We head back across the pond for the latest instalment of our “Lost Trams” series as we take a look at Leeds Feltham 526 which has been in the United States for over 50 years since it was exported in 1960 after withdrawal from its second tram system in the UK. Jamie Guest from the Leeds Transport Historical Society provides us with a look at the tram.
Recently four members of the Leeds Transport Historical Society undertook a research trip to the USA to gather information about Stephenson cars with a view to possibly building a replica of a ‘Roundhay Electric’ when Horsecar 107 is completed. One of the places that they visited was the Seashore Trolley Museum at Kennebunkport Maine. As well as making the party very welcome and letting them measure up various castings and parts of 1891 Bemis trucks the party were allowed to see Leeds 526 a Feltham that was exported in 1960.It had been offered to Seashore and had taken part in the last Tram procession in November 1959.The former London Transport 2085 is one of four British Trams at Seashore and is in a poor state. As can be seen from the photos the panelling is in a poor way and the interior is also in a very poor state though most interior fittings appear to be present. It had run at Seashore but due to problems with the wheel profile it has not been used for many years. It is certainly in need of a complete re wire and most of the panelling will need replacing. It is however in secure covered storage and Seashore have a good record of making high quality restorations of cars that they own. I talked to one of the society members who told me that he receives several enquiries per year about the future of 526. The usual answer appears to be that if anyone were to approach them with a properly funded and worked up proposal for the transport, restoration and future upkeep of 526/2085 they would be very happy for it to leave but in the meantime it is probably best kept where it is.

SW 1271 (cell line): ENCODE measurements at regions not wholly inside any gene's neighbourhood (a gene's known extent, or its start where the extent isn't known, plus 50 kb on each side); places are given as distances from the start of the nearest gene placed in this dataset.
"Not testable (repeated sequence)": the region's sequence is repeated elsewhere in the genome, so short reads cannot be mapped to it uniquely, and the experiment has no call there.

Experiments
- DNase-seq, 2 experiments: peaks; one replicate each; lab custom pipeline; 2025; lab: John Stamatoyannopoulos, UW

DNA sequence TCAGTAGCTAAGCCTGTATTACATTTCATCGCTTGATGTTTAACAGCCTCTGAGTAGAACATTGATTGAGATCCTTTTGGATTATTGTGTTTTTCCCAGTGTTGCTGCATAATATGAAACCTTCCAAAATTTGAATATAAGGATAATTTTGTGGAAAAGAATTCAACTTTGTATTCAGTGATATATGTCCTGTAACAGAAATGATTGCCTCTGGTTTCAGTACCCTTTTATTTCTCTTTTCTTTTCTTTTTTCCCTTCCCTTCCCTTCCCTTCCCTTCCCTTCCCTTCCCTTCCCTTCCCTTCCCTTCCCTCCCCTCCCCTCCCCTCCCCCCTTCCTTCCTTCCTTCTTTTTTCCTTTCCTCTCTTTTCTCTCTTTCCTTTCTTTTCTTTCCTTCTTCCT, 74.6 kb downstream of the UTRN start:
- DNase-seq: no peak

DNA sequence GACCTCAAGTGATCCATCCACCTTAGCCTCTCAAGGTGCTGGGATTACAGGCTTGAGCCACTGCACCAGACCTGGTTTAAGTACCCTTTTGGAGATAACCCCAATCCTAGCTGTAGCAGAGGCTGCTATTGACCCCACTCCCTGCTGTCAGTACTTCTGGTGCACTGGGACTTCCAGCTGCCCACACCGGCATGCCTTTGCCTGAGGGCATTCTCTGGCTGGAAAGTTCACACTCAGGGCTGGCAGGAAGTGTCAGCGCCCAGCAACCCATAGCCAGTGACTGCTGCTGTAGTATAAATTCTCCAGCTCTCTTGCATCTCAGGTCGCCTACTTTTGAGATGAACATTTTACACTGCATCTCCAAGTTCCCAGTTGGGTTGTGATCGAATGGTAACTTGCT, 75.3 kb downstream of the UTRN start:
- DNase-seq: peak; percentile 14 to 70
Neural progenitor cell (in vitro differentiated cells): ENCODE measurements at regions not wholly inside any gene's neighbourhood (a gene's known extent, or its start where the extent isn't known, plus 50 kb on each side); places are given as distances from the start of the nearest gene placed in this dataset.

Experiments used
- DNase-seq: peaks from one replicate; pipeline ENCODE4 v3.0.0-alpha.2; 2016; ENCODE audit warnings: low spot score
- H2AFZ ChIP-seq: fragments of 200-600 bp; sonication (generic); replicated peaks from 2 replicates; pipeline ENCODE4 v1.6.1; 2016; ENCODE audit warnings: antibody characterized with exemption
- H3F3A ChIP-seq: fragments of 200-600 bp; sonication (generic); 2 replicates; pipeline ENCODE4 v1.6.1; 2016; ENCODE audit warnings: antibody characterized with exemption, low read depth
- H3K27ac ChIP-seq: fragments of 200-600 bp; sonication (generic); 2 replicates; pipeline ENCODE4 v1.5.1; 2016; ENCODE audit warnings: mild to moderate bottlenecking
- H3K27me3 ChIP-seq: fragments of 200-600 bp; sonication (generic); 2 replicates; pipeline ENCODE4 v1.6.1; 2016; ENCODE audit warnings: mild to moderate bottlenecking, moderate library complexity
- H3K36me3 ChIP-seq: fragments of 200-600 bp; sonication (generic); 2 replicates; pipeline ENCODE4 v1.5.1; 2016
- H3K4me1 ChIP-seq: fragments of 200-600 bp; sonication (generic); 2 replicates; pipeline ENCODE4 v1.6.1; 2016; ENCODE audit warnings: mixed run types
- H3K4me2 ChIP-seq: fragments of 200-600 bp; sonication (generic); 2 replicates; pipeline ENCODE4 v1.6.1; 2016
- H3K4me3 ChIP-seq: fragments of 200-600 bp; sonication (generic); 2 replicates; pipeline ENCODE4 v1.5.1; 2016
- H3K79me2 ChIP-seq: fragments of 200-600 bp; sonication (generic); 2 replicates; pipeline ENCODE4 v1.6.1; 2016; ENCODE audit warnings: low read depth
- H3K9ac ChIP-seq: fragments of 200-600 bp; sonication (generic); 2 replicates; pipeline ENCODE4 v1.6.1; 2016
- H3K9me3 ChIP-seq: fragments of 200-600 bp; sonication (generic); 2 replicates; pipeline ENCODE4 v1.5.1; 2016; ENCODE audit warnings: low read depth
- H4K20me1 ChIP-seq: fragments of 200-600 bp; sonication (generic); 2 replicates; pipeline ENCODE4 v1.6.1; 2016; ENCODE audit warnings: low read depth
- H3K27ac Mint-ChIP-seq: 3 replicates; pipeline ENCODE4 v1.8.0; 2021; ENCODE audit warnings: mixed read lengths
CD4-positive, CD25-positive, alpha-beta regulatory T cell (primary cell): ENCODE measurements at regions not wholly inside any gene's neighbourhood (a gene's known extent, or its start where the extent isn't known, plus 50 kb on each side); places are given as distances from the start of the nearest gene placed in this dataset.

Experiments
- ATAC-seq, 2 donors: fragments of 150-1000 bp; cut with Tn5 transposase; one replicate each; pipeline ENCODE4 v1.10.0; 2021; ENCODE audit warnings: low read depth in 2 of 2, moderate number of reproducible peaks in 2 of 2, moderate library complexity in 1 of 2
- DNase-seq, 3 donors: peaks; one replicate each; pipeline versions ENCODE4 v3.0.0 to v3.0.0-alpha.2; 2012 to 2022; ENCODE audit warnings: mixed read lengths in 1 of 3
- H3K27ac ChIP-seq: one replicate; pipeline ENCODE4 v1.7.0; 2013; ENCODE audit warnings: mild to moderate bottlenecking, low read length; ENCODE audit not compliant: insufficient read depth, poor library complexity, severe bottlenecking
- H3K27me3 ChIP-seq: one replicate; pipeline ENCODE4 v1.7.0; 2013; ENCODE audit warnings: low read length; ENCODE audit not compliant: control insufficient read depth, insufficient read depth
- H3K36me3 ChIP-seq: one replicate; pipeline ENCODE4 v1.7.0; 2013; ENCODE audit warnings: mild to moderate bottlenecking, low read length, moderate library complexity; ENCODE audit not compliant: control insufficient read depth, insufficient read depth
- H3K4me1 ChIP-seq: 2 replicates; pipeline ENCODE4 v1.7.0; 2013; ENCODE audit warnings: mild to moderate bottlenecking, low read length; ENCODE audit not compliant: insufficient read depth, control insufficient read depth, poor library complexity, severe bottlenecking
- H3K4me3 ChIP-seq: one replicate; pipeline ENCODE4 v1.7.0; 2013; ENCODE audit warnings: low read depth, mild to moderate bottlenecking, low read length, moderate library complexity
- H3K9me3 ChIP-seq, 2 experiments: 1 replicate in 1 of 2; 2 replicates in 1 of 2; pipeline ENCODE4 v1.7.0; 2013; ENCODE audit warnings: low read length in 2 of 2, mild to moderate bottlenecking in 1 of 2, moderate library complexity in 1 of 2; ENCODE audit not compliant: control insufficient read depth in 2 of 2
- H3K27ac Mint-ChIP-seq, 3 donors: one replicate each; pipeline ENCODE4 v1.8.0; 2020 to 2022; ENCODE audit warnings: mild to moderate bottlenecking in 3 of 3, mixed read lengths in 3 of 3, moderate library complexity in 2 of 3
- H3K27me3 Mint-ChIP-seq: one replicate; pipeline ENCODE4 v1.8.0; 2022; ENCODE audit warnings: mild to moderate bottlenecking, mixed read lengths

The opinion of the LTHS team is that the cost of restoring 526 to passenger carrying condition and repatriating it would be in excess of £700,000.
On a more positive note the chief engineer at Seashore, Randy Leclair is currently engaged on a project to try and return Blackpool Standard 144 to service. After a lot of design work he has had the current wheelsets reprofiled and it is hoped that it will be able to run successfully on their tracks. This saves the considerable cost of retyring the Blackpool trucks. If this is successful it will possibly give hope for their other British trams (Liverpool 293 and Glasgow 1274 are also in the collection at Seashore).
Report and photos by Jamie Guest of the Leeds Transport Historical
* You can find out more about the Seashore Trolley Museum at http://www.trolleymuseum.org/index.php